There’s a new invitation on False Machine to collectively share the oldest fragments of oldschool roleplaying that we still remember fondly, and just for once I’m actually aware of it while it’s still happening. So I can actually reply to it before everyone else has moved on from two weeks ago’s news.
As far as I can remember, the oldest oldschool roleplaying thing on the internet that I became aware of was Ben Robbins’ West Marches. That was something that even made a splash in the D&D 3rd Edition circles that I was exclusively frequenting back in those days. It was something people were aware of and talked about, and for me really was the first time I got any perspective on what D&D was like before Dragonlance paved the road to hell with good intentions. It was also the first time I encountered the idea that a campaign could be open world instead of following a fully written script that the GM had already at hand. But I think for the following couple of years, nothing much really came from this first encounter.
I think what might have actually started my initial interest in oldschool play might very well have been Chris Kutalik’s Pointcrawl. I might have linked to that post a dozen times now on this site since I started it in 2013. By that time I must have already been a frequent reader of RPG sites of this kind to consider making one of my own, and I think even more so than today, oldschool roleplaying completely dominated the environment. And in one of my first post, I did start trying to properly read the 1st Edition Dungeon Master’s Guide, which was regarded as scripture coming from the prophet’s hand himself. I bounced off that one pretty hard and still have no real love for AD&D myself. But Pointcrawl, that stuff was awesome! While West Marches had been a curiosity, Pointcrawling was something that really got me hooked. I think that’s really the thing that made me want to actually understand this whole oldschool roleplaying thing. When I first saw Spriggan’s Den appear in the link list of Hill Cantons, that was probably the biggest day for this site. I was being considered relevant by one of the revered sages. Of course, Hill Cantons is still in my link list and will remain there until the very end.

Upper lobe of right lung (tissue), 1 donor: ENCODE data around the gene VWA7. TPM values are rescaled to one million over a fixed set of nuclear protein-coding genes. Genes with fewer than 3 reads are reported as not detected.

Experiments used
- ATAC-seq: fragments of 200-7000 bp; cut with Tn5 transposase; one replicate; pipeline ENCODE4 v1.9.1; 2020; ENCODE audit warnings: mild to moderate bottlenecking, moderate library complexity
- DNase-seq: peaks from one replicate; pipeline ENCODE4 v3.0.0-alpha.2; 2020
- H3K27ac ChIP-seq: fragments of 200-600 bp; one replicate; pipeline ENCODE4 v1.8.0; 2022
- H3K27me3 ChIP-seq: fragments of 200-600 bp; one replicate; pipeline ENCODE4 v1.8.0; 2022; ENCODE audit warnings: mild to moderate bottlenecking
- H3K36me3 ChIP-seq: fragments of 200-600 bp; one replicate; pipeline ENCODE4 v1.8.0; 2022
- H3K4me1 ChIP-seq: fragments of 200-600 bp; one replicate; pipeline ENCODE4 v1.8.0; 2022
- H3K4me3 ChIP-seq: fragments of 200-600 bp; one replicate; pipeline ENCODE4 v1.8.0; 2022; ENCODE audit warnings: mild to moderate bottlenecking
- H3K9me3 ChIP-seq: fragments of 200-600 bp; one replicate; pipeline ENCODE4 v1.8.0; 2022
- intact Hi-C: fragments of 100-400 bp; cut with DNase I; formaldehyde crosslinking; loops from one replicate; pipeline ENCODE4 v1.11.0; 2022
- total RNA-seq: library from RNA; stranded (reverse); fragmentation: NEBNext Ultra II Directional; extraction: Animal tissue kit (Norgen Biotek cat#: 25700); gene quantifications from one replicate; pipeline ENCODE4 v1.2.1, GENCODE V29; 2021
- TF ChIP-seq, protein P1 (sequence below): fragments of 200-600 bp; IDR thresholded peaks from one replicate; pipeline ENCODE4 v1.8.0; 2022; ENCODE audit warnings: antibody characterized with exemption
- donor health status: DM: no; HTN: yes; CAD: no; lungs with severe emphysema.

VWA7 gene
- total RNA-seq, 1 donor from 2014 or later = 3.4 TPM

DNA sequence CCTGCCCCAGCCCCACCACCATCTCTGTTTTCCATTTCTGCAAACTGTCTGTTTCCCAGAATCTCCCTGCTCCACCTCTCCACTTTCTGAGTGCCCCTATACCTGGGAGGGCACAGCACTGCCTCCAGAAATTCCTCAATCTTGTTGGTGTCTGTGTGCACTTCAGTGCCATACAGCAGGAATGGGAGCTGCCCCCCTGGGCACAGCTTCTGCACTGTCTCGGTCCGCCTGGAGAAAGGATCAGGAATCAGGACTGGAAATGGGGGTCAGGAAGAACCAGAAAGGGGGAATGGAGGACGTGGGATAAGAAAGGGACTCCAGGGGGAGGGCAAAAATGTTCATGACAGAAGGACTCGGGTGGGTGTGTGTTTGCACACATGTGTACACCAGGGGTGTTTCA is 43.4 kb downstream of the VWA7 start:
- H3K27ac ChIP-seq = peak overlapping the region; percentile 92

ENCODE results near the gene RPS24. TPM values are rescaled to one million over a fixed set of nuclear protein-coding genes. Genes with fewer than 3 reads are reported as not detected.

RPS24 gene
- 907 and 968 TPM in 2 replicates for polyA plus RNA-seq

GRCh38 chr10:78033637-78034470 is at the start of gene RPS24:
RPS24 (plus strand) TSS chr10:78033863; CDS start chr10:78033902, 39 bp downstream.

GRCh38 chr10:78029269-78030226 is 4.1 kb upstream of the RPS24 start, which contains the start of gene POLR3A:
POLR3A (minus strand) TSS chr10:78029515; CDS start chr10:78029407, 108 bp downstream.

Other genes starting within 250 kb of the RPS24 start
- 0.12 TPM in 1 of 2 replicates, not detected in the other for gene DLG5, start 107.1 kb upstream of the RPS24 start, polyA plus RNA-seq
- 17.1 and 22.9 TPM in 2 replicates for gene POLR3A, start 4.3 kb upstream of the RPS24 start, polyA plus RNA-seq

Other very important sites from that time were both Delta’s D&D Hotspot and Jeff’s Gameblog. Both are still very much alive and kicking with no signs of going anywhere, though I actually look at their new posts only very rarely these days, and they never were such a regular thing for me that I put them into my link list. I don’t remember any specific post, and I certainly am not going to try sieving through the archives, but it was something written by Delta that first made me appreciate the math and mechanics of the original D&D system. I think it was something about randomly generated monster encounters, which made me understand that those giant monster hordes are not just oversized battles against trivial critters, but actual seeds for entire spontaneous adventures. That was big for little old 3rd Edition GM me. Probably even more so than West Marches had before, appreciating Numbers Appearing was what really opened my eyes to a completely different way that games could be played and run.
I also want to shout out to Trollsmyth and Goblin Punch. With these two pages I can’t really point out any specific posts that stuck with me, but it was rather the particular styles of imaginations I encountered there. Both have played big parts in inspiring me to work on more creative and original material myself.
Getting somewhat off-topic from Patrick’s original question by climbing back up the stairs to the antechamber, but I really can not talk about my memories from the oldschool crypt without mentioning Joseph Manola’s Against the Wicked City! Joseph started his site at the same time as I gave the oldschool thing another try by looking into Basic/Expert for the first time, I seriously started with Sword & Sorcery worldbuilding, and I was finally starting to actually know what I was doing with the page and feeling like I had regular readers. So in a way, it felt to me that we were the two new guys entering the arena. And his Wicked City was a setting with very similar notions as my own, except that his was way better than mine. What was even cooler was that senpai notices me, and we frequently exchanged ideas in each other comments. And if you haven’t read his stuff, there’s some of the best gold on his site that is around. Your Demon Lord doesn’t need that many Hit Dice is certainly one of the gems that we have and The Long Haul continues to inspire my ideas for new campaigns just as much as Pointcrawl does to this day.
Also shout out to Justin Alexander. That man has always been unapologetically writing about 3rd and 5th edition, but he’s one of the OGs when it comes to teaching good gamemastering to us pipsqueaks and regardless of the editions he’s covering, I think I learned more about oldschool gamemastering from him than from anyone else. Calibrating your Expectations was where it all started for me, laying the foundation for my later appreciations for more down to Earth and small scale, grimy fantasy roleplaying.